What can I do if I tripped over an unusually high curb at the senior center in my town?

UPDATED: Oct 21, 2014

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What can I do if I tripped over an unusually high curb at the senior center in my town?

It was just getting dark and I was on my way to piano lessons and I tripped over the unusually high curb in front of the building causing me to dislocate and break my middle finger. I am curious if I should bring this to someone’s attention and if so who? Also, could there be a legal issue involved should they not show some sense of fault?

Asked on October 21, 2014 under Personal Injury, California


SJZ, Member, New York Bar / FreeAdvice Contributing Attorney

Answered 8 years ago | Contributor

To potentially have a claim against either the municipality or the senior center (the potentially liable or responsible party would be whomever is responsible for maintening the curb), you'd have to show that the curb was not just "unusually" high, but that it was "unreasonably" high--basically, at a level or height which is inherently unsafe. To do this, you'd need testimony from some sort of safety and/or construction expert, which would increase the cost of any lawsuit. That in turn brings up another issue: unless there are complications from the dislocation or it never resolves properly, leaving you with a life-long disability, it is unlikely that could recover enough money from legal action to offset the cost of suing, since the amount of "damages" you can recover is related to the cost of medical care and the extent of injuries. For less serious or more quickly healed injuries, the amount of compensation therefore often is outweighed by the cost of litigation. This does not mean you cannot bring the issue to the attention of whomever is responsible for the curb, to see if they will voluntarily offer you compensation (e.g. to pay medical bills) and in the hope that they'll correct it for the future, but if they do not voluntarily compensate you, it is unlikely that a lawsuit would be worthwhile.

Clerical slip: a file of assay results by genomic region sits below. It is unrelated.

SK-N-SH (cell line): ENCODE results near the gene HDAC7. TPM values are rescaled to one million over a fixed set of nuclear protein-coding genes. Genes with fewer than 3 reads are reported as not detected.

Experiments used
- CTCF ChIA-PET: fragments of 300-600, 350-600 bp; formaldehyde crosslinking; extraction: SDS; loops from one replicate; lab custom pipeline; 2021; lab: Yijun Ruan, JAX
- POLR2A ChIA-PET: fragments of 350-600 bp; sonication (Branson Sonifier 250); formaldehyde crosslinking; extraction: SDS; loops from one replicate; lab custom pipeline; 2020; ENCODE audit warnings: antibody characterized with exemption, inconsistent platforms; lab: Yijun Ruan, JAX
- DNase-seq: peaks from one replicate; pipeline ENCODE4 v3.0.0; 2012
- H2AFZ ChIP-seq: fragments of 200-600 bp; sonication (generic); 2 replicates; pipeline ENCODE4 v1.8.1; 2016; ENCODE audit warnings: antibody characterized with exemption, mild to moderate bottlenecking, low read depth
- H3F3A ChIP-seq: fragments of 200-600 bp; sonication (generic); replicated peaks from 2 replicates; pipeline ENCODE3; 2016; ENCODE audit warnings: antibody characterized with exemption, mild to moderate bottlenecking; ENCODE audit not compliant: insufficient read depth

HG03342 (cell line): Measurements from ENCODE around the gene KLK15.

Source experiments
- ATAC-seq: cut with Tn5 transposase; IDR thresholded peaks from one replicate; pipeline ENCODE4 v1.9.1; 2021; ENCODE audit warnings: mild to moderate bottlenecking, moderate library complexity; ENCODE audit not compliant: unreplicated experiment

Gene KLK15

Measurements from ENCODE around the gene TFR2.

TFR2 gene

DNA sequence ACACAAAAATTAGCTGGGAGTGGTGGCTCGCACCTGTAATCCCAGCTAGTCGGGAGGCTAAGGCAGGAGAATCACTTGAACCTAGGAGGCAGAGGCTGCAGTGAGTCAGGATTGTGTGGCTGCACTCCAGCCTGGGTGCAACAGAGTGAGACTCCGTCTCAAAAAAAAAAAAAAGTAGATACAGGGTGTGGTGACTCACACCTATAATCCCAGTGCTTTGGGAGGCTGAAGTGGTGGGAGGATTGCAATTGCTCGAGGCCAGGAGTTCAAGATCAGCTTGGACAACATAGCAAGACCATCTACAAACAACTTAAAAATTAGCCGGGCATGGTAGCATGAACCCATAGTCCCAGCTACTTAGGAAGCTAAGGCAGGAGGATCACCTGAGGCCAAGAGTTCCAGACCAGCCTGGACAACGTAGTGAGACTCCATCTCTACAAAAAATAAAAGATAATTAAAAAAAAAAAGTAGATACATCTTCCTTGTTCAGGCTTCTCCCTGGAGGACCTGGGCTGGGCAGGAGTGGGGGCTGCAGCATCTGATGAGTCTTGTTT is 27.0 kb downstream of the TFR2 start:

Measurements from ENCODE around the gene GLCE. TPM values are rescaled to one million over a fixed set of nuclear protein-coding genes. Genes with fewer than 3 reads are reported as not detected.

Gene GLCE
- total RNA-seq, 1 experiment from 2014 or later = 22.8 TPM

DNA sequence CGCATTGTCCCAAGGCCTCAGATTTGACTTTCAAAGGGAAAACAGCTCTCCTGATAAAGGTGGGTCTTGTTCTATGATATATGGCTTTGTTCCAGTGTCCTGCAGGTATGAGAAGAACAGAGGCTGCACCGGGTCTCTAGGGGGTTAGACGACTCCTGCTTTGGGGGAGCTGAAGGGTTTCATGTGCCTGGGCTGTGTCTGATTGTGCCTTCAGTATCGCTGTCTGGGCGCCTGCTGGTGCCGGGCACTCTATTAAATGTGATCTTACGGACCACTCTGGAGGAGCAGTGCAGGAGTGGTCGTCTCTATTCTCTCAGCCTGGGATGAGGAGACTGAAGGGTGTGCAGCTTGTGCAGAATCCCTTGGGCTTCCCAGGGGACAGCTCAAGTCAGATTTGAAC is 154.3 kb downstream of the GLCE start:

IMPORTANT NOTICE: The Answer(s) provided above are for general information only. The attorney providing the answer was not serving as the attorney for the person submitting the question or in any attorney-client relationship with such person. Laws may vary from state to state, and sometimes change. Tiny variations in the facts, or a fact not set forth in a question, often can change a legal outcome or an attorney's conclusion. Although AttorneyPages.com has verified the attorney was admitted to practice law in at least one jurisdiction, he or she may not be authorized to practice law in the jurisdiction referred to in the question, nor is he or she necessarily experienced in the area of the law involved. Unlike the information in the Answer(s) above, upon which you should NOT rely, for personal advice you can rely upon we suggest you retain an attorney to represent you.

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